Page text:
The House completes consideration of a bill that would prohibit the National Labor Relations Board from taking any action until questions about recess appointments used to install a majority of its members are resolved.
The Senate is not in session.
Convenes at 10 a.m. for legislative business.
First and last votes expected 11:30 a.m. to 12:30 p.m.
Ways and Means holds a hearing on the president’s budget request for the Department of Health and Human Services. HHS Secretary Kathleen Sebelius testifies. 9 a.m., 1100 Longworth
Armed Services holds a hearing on the defense authorization budget request for the Air Force. 10 a.m., 2118 Rayburn
Fiscal 2014 Appropriations
Commerce-Justice-Science Appropriations Subcommittee holds a hearing on the Drug Enforcement Administration. 10 a.m., H-309 Capitol
Agriculture Appropriations Subcommittee holds a hearing on the Commodity Futures Trading Commission. 10 a.m., 2362-A Rayburn
Military Construction-VA Appropriations Subcommittee holds a hearing on the Defense Base Closure and Realignment Commission. 10:30 a.m., 2359 Rayburn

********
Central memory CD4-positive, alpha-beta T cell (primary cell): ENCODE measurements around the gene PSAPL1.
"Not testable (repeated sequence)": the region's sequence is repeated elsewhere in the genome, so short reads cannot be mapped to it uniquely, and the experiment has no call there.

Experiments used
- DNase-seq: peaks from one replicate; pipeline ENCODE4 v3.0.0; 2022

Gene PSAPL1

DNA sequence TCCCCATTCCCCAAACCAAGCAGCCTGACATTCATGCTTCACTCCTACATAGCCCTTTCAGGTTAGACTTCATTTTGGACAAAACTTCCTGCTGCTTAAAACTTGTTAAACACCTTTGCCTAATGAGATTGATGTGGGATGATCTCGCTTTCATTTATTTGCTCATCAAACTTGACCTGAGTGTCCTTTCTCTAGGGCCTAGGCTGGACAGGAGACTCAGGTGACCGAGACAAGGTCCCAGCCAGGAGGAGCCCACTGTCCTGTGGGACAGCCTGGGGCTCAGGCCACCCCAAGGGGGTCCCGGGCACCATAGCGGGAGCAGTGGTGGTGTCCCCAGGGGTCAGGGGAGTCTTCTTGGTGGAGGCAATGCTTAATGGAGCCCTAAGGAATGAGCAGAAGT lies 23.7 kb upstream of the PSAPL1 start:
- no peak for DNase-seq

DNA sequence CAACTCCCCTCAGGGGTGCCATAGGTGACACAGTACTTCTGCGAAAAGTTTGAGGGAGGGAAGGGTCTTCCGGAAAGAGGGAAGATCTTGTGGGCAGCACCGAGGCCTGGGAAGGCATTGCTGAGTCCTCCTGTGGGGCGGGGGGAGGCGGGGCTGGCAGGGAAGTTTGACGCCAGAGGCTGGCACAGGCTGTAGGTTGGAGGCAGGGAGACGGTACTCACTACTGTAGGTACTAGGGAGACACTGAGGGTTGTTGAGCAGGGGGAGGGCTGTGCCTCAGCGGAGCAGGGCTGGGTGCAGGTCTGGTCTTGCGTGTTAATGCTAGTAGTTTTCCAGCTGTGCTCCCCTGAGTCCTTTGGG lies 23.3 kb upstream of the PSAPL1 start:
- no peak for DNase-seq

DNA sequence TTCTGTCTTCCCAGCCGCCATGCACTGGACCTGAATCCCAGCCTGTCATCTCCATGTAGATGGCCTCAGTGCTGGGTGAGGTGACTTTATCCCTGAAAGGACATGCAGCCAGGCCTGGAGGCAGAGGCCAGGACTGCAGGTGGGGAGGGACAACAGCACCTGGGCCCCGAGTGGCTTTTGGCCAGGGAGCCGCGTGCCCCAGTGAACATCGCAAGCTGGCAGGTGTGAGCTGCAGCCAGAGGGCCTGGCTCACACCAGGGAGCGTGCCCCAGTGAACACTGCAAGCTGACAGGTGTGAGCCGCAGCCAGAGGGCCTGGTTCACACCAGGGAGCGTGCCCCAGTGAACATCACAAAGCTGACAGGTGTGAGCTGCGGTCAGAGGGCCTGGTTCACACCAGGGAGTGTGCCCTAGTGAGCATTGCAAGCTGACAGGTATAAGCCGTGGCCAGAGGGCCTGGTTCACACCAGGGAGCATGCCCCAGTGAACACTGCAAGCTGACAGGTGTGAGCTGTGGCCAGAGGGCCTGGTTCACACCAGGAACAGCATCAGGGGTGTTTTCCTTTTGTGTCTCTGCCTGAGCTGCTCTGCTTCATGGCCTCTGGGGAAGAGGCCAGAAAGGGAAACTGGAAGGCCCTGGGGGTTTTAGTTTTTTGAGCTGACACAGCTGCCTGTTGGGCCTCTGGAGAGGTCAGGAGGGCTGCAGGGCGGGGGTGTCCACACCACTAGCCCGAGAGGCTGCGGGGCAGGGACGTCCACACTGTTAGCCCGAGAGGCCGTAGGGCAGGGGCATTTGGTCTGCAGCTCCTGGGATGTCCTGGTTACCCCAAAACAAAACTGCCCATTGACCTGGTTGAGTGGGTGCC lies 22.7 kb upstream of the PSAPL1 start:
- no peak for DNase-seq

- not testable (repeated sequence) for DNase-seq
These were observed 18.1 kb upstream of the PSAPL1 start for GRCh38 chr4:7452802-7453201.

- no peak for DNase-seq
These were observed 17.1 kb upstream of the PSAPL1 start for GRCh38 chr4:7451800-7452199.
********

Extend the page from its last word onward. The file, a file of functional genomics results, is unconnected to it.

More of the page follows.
Homeland Security Subcommittee on Oversight and Management Efficiency holds a hearing on the effects of the sequester on homeland security. 9 a.m., 311 Cannon
Interior-Environment Appropriations Subcommittee holds an oversight hearing on the National Park Service. 9:30 a.m., B-308 Rayburn
Energy and Commerce Subcommittee on Energy and Power holds a hearing on draft legislation that would prohibit the administrator of the Environmental Protection Agency from promulgating energy-related rules that are estimated to cost more than $1 billion. 9:30 a.m., 2123 Rayburn
Natural Resources Subcommittee on Public Lands and Environmental Regulations holds a hearing on legislation (HR 1208) that would establish the Manhattan Project National Park in Tennessee, New Mexico and Washington. 10 a.m., 1324 Longworth
On January 3, Sen. Kirsten Gillibrand, D-N.Y., raises her right hand as her son Henry messes up her hair while Vice President Joseph R. Biden Jr., delivers the ceremonial swearing-in in the Old Senate Chamber. Gillibrand's other son Theodore, lower right, looks on.
Each year since 1990, CQ Roll Call has reviewed the financial disclosures of all 541 senators, representatives and delegates to determine the 50 richest members of Congress. This year's report, derived from forms covering the calendar year 2012, shows it took a net worth of $6.67 million to crack the exclusive club.